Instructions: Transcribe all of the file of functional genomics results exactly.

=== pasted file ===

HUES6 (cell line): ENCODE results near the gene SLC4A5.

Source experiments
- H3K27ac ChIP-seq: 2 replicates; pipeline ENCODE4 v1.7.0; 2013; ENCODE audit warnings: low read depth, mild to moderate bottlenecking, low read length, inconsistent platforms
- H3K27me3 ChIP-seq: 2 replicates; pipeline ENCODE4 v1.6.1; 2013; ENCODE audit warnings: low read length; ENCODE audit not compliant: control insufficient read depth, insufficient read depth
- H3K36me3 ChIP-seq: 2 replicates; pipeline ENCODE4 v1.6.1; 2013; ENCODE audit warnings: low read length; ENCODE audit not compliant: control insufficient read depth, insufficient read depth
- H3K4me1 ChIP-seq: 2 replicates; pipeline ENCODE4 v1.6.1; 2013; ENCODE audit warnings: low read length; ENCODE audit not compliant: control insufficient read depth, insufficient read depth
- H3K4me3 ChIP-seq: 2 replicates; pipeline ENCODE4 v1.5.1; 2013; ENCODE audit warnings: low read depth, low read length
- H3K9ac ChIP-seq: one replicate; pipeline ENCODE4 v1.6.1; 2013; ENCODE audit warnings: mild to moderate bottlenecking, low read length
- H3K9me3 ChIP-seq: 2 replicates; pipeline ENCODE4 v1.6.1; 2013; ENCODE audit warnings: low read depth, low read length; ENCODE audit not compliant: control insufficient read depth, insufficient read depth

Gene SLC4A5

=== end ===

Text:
HUES6 (cell line): ENCODE results near the gene SLC4A5.

Source experiments
- H3K27ac ChIP-seq: 2 replicates; pipeline ENCODE4 v1.7.0; 2013; ENCODE audit warnings: low read depth, mild to moderate bottlenecking, low read length, inconsistent platforms
- H3K27me3 ChIP-seq: 2 replicates; pipeline ENCODE4 v1.6.1; 2013; ENCODE audit warnings: low read length; ENCODE audit not compliant: control insufficient read depth, insufficient read depth
- H3K36me3 ChIP-seq: 2 replicates; pipeline ENCODE4 v1.6.1; 2013; ENCODE audit warnings: low read length; ENCODE audit not compliant: control insufficient read depth, insufficient read depth
- H3K4me1 ChIP-seq: 2 replicates; pipeline ENCODE4 v1.6.1; 2013; ENCODE audit warnings: low read length; ENCODE audit not compliant: control insufficient read depth, insufficient read depth
- H3K4me3 ChIP-seq: 2 replicates; pipeline ENCODE4 v1.5.1; 2013; ENCODE audit warnings: low read depth, low read length
- H3K9ac ChIP-seq: one replicate; pipeline ENCODE4 v1.6.1; 2013; ENCODE audit warnings: mild to moderate bottlenecking, low read length
- H3K9me3 ChIP-seq: 2 replicates; pipeline ENCODE4 v1.6.1; 2013; ENCODE audit warnings: low read depth, low read length; ENCODE audit not compliant: control insufficient read depth, insufficient read depth

Gene SLC4A5